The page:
Ssemanda set up the collection and recycling business after he was trained by Eco Brixs, a recycling company based in Masaka on the dangers of plastic pollution.
“Eco Brixs introduced me to the idea of recycling for money. At the time most of the fishing villages were choking on plastic waste,” explains Ssemanda.
With this income he has been able to educate his children, the eldest a graduate, provide for his family and start saving. He has also been able to invest in his fishing business and is creating employment opportunities for people at the landing site.
Ssemanda has mentored over sixty-eight fishermen, he employes 6 fishermen and 15 people within his plastic and waste collection business. He has nine collection sites in Kazilu, kabasisi, kunya, Ensi Eganye, Bahutu, Kakyanga, Nansere, Lambu and Kikonoka.
With over 3,000 kilometres of shores, Lake Victoria cuts across, Uganda, Kenya and Tanzania. It is Africa’s largest freshwater lake and the second largest in the world.
A shared resource within the three countries, the lake’s pollution by plastic waste has been a major concern for the East African (EA) communities.
The unchecked disposal of solid waste matter at Lambu landing site mirrors what is happening on other landing sites not only in Uganda but also in Kenya and Tanzania.
Where there are no laws……
Laws on cross-border plastic waste pollution on Lake Victoria are non-existent. According to a study published in ScienceDirect, “microplastics that derived from degradation of large plastic debris were present in surface water of Lake Victoria”.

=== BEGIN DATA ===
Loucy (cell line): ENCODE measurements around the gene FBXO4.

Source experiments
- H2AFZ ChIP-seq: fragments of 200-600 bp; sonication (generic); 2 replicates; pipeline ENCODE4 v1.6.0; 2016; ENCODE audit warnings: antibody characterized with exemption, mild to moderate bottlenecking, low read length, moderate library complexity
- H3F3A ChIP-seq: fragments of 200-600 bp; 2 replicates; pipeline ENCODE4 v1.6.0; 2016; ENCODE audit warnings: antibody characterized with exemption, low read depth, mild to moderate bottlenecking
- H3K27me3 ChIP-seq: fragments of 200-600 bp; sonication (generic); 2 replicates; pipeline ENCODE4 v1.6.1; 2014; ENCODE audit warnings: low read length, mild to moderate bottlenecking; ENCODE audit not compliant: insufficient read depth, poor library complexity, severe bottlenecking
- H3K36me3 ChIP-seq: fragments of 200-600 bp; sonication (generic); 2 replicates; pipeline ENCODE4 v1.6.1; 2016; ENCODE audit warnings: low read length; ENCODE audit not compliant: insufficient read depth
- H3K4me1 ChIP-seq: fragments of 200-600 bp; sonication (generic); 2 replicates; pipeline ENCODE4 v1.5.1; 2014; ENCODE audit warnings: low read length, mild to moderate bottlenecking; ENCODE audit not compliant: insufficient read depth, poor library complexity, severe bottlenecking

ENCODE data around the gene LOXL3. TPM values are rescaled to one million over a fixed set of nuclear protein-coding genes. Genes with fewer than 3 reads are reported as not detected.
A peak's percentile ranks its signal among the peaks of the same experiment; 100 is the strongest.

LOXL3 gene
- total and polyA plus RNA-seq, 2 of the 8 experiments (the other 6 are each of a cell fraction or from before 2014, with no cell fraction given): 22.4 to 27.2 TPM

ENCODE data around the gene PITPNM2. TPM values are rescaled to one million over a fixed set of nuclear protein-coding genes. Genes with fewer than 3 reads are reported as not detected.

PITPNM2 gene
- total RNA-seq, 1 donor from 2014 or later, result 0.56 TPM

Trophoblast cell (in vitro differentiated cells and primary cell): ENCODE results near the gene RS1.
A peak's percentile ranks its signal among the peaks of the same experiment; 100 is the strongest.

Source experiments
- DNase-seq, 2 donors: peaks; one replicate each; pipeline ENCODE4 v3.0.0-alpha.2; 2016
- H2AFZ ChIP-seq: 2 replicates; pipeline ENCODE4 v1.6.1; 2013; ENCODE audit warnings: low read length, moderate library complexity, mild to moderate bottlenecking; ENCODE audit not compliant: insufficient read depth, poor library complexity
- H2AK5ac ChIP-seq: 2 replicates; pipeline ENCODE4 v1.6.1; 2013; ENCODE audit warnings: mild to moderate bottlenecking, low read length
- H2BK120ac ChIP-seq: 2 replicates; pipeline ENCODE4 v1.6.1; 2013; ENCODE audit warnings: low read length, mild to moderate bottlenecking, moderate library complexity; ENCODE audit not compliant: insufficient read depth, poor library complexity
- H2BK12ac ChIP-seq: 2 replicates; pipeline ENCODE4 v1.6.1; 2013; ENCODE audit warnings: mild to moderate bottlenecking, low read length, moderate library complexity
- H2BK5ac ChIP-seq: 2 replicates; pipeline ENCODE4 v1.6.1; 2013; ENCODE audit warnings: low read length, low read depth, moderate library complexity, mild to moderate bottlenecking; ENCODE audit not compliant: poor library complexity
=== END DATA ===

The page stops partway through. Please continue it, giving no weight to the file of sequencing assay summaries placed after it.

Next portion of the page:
The study goes on to say that proper plastic waste management measures should be put in place and implemented in communities around the lake in order to safeguard the ecosystem benefits derived from it.
Luckily, this lack of laws has not stopped civil society organisations (CSOs), NGOs, volunteers, local community leaders and fishermen from finding a solution to plastic waste pollution.
In August 2021, Masaka District Environment authorities in collaboration with Biodiversity Conservation Foundation (BCF), Green Climate Campaign Africa (GCCF) and Fridays for Future Uganda (FFU) launched a campaign to relieve Lake Victoria of the solid waste especially plastics and polythene bags at Lambu.
While cross border waste pollution has drawn attention amongst the East African community, measures to solve the problem are still lacking.
Lambu’s ‘mad man’
Ssemanda’s efforts to save the lake do not come without challenges. He gets mocked by residents who call him mad for being a Resource Recovery Agent. On the contrary this has not stopped him from collecting and recycling plastics and waste around the landing site.
Currently, he is responsible for the Game changer – Uganda’s first ever plastic boat made one hundred percent from recycled plastic waste. A centre of tourist attraction at Lambu landing site, the boat is also inspiring fisherman to campaign for proper waste plastic disposal along the lakeshores. It also creates awareness of plastic pollution and recycling at the landing site.
“Championing for proper disposal of plastic waste at the landing site has given me a sense of comfort knowing I am contributing to saving our Lake Victoria from pollution,” Ssemanda says.